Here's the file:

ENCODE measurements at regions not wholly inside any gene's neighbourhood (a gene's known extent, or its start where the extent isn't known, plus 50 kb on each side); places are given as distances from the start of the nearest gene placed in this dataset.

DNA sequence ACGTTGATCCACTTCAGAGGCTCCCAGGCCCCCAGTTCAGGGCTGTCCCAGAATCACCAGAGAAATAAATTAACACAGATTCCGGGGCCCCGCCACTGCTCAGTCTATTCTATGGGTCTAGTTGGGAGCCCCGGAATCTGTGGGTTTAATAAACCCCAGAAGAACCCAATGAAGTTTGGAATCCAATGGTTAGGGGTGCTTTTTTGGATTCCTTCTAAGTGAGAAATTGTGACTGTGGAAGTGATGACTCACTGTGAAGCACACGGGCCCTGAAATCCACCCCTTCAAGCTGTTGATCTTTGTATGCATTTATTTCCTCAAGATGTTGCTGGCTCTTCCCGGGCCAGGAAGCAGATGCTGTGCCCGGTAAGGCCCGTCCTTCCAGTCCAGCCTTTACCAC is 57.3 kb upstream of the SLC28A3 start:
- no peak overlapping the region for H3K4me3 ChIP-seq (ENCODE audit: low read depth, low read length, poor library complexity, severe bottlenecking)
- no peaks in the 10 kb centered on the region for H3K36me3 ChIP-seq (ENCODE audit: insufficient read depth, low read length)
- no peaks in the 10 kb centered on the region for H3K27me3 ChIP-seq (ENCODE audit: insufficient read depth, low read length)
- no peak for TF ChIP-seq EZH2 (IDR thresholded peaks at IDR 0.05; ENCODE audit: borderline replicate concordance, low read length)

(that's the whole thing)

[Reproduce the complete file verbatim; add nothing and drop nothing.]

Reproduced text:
ENCODE measurements at regions not wholly inside any gene's neighbourhood (a gene's known extent, or its start where the extent isn't known, plus 50 kb on each side); places are given as distances from the start of the nearest gene placed in this dataset.

DNA sequence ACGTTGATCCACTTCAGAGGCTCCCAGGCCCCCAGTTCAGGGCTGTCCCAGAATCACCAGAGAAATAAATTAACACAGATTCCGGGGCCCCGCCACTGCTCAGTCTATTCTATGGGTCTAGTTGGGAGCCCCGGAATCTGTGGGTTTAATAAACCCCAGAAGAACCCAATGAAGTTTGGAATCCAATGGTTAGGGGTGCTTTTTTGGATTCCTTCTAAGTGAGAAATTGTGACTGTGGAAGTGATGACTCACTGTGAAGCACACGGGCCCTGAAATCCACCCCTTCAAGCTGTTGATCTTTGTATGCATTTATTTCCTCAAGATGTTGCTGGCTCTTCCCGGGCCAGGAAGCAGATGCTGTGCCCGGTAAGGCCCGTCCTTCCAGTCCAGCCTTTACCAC is 57.3 kb upstream of the SLC28A3 start:
- no peak overlapping the region for H3K4me3 ChIP-seq (ENCODE audit: low read depth, low read length, poor library complexity, severe bottlenecking)
- no peaks in the 10 kb centered on the region for H3K36me3 ChIP-seq (ENCODE audit: insufficient read depth, low read length)
- no peaks in the 10 kb centered on the region for H3K27me3 ChIP-seq (ENCODE audit: insufficient read depth, low read length)
- no peak for TF ChIP-seq EZH2 (IDR thresholded peaks at IDR 0.05; ENCODE audit: borderline replicate concordance, low read length)